And finally, I’m a lot more likely to consider (and thereby support) well-organised events. That means more than a week or two of warning (otherwise, my calendar’s likely booked up, especially these days). It means having easy access to information about time, likely length, cost, and what’s involved. Knowing these things doesn’t mean I’ll come, of course. But it makes it a lot more likely I’ll think about it as an option.
Teaching in other settings:
Coven stuff described above, of course, but I’ve done some workshops in my local community, and it’s not out of the question I might do more. To date, everything I’ve done in my local community has been for free. However, I can see situations in which I might charge. In general, I expect the end result of the questions below would be doing it for free, or be charging enough to cover direct costs (room rental, supplied materials, parking, photocopies) and that’s it.
What am I talking about? Obviously, as stated above, I don’t charge for anything that might lead towards initiatory training or initiation directly. But there are certainly other things I’ve taught in the past, and I expect that list will continue to grow – most notably, the Better Pagan Research class I’ve done locally in several formats. And I keep wondering about putting together a session on Web 2.0 and Paganism at a local computer lab (both talking about what’s out there and how you might use it, and talking about things like digital footprints and privacy, etc.)
Existing commitments: I’m also looking at this with the restrained eyes of someone who a) has a day job with related commitments, b) has a coven with related commitments and c) has limited time and energy for medical reasons, and is trying to share that out sensibly. (And all three points will continue to need attention even after the more forceful bits of part C resolve.)
If teaching a class means I’ve got to significantly limit other things I’d like to do, I’m more likely to charge than if it wouldn’t. (So, when I’m in good health, teaching the research class for free is something I’m glad to do.)
Right now, however, teaching would mean I’d need several days to fully recover. A relatively token cost that would let me buy prepared food, etc. for a couple of nights after, so I didn’t have to think about cooking would do a lot of good.
I also think about:
How often? Is this a one-time event, or something that requires multiple sessions over a period of time? I’m more likely to consider charging for something that has a longer time commitment on my end, espcially right now when regular repeating events mean giving up other things I want to do that same week (as I don’t have energy for everything even if there’s nothing on the calendar.)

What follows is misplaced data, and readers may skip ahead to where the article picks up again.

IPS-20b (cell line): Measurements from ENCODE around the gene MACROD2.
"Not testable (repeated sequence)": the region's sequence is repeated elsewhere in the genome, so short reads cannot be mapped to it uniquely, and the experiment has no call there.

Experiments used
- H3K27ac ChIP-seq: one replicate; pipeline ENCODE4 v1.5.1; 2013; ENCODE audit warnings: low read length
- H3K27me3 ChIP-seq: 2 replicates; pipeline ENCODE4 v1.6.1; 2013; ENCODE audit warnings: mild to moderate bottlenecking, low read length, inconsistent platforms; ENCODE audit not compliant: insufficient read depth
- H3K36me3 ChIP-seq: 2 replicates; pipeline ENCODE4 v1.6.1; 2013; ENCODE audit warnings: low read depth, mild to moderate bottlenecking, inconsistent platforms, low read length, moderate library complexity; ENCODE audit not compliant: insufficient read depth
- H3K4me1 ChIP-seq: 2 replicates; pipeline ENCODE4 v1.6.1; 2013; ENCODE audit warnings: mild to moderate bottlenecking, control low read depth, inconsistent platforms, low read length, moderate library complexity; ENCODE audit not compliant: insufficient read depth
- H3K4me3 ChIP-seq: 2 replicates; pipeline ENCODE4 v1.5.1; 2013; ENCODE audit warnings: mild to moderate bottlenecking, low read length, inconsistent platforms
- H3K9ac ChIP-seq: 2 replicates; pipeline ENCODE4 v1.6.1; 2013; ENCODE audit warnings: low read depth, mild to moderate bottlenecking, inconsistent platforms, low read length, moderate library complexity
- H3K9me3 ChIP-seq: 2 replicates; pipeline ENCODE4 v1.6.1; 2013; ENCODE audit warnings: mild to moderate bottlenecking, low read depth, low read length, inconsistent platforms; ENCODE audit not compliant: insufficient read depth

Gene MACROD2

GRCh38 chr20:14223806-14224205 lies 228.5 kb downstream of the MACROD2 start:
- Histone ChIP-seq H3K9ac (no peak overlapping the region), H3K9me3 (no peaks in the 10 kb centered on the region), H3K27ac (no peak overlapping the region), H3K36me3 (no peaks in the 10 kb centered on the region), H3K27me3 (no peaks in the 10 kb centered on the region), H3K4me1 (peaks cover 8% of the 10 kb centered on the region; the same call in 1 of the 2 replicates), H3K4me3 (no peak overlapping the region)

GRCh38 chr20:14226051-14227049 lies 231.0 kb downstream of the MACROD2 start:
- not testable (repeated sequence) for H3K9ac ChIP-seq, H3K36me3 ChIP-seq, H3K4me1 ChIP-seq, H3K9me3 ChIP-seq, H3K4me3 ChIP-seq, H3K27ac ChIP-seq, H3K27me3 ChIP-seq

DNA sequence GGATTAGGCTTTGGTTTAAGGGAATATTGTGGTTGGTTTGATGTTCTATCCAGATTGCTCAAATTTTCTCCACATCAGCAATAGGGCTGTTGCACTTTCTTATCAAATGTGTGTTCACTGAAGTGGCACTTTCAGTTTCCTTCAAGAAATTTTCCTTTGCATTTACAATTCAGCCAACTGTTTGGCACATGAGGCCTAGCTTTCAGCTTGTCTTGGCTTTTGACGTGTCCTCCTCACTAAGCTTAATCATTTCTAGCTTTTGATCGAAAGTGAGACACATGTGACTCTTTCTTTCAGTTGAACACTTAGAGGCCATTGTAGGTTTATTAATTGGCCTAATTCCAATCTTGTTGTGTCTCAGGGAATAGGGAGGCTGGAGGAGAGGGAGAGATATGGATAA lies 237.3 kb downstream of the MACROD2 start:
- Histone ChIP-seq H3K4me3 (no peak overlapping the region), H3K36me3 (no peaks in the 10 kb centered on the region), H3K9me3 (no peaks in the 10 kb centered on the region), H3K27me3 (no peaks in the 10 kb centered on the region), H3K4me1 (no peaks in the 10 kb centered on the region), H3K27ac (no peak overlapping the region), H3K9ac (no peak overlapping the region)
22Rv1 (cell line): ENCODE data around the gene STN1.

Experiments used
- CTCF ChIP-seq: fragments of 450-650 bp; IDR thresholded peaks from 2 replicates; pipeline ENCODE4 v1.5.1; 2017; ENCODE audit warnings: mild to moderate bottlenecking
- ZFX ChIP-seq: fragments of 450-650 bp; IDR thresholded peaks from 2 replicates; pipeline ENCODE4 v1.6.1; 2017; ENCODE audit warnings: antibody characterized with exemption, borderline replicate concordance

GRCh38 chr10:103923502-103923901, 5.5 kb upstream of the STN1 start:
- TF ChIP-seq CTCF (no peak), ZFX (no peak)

How long? And are we talking an hour or two, or a whole weekend? Same as above. A whole day or a whole weekend takes an entirely different kind of preparation and energy than a couple of hours, and I’d be more likely to charge something for the longer event.
Is this supporting a larger community event that I value and want to encourage (i.e. Pagan Pride) which also simplifies getting people to show up, or am I having to set everything up myself? It’s much less work to show up, do my thing, and go away again than it is to find a space, make arrangements, set up, and clean up by myself.
How much new and unique preparation will this require outside of the material I have in regular working practice from my own work, coven work, or related things of that kind. For example, I talk about the Better Pagan Research project fairly regularly, but the previous classes I’ve taught on it were a) a couple of years ago now and b) aimed at being about 2 hours. I’d have to do substantial additional prep for a longer class, or one with a different focus from the general ‘here’s how to solve a lot of common frustrations’ model.
Are there any direct costs to me, in terms of preparation or holding the event? I might decide I care enough about the topic to pay those costs. But I also might decide that I’d rather attendees share the cost, and charge accordingly.
Travel further afield: Ok, unlikely in the near future, but I did grow up with a parent who did this regularly, so it’s always been part of my “But of course people might do that” view of the world.
Sometimes there’s a temptation to see someone from elsewhere as ‘better’ than people in the local community. That might be true – or it might just be that someone in the local community has skills that are being overlooked. For that reason, I think that making sure that someone from elsewhere costs more than someone local (in some form) can help make the “Why are we bringing this person in” question more obvious.
On the other hand, sometimes, what someone can bring in is either unique (like my father, who was the only person doing anything quite like that) or brings a perspective/set of experiences/personal history with the subject that isn’t readily found in the local community (there are lots more ways to do this one.)
And, of course, travel is not cheap: handling expenses if you’re inviting someone to give up their time and energy for a weekend is the bare minimum in my book, unless there’s some mutually beneficial arrangement otherwise. Beyond that, there’s a lot of variables: